In his rejection of the conspiracy theorists who suggest that nobody as uneducated as Shakespeare could have written his works, perhaps we can see why Burgess is invested in maintaining this identification: ‘I believe that the plays of Shakespeare were written by a man named Shakespeare. Or somebody of the same name, who had a grammar school education. There has never been any need for a writer of great plays or novels to have any education.’ Burgess sees his own childhood, education and subsequent writing as coming from the same vein as Shakespeare’s talent.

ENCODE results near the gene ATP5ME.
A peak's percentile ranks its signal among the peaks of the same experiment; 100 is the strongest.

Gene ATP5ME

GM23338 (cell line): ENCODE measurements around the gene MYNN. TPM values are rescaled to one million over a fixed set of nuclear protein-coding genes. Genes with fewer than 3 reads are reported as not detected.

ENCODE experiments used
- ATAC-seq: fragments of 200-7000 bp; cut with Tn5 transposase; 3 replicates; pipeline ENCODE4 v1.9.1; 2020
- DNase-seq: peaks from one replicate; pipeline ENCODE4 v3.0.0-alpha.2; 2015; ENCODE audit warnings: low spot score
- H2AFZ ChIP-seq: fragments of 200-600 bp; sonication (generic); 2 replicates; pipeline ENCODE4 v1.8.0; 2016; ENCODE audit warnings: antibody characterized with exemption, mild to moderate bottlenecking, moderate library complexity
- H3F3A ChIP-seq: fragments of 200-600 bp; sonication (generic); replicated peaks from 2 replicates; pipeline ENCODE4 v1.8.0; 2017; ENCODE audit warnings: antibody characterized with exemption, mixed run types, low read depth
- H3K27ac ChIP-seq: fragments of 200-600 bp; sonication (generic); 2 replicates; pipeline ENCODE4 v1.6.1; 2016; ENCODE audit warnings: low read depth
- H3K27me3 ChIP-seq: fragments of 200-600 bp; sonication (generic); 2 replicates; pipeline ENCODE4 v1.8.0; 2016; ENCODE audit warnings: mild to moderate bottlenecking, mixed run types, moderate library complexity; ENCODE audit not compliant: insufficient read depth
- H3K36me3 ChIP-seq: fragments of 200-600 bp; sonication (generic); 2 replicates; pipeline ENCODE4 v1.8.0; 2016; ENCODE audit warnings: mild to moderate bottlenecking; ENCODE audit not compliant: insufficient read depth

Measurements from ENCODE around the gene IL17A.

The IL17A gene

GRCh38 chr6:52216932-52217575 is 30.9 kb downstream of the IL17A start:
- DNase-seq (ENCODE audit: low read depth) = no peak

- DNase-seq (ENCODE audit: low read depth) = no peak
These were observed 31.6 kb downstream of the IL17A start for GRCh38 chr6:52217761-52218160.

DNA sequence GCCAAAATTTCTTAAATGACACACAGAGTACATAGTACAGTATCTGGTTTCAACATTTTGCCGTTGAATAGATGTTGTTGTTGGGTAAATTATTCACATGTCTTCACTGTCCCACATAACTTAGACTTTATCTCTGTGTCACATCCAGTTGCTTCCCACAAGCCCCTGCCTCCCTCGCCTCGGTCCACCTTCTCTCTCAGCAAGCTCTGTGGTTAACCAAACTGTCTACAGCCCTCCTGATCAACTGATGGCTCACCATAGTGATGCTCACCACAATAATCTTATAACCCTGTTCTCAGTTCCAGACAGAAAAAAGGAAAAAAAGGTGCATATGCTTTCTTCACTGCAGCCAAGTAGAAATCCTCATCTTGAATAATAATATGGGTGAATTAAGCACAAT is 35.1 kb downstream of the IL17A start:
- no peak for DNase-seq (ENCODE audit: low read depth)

The tape recordings in the Burgess archive cover seventeen lectures, ending with the year 1597 when the concept of the New Drama, which began to represent ‘life as it was’, took hold in the Elizabethan theatre. They provide a detailed picture of how Burgess saw Shakespeare, as he balanced the roles of a creative writer and an educator, attempting to pass on his enthusiasm to a new generation.
While the lectures are worth listening to for Burgess’s animated readings of Shakespeare’s lines alone, they finally portray Shakespeare as a reflection of Burgess himself. We learn that Burgess regarded him as ‘a man who sees life directly’ in his writing. He wanted his students to take this to heart.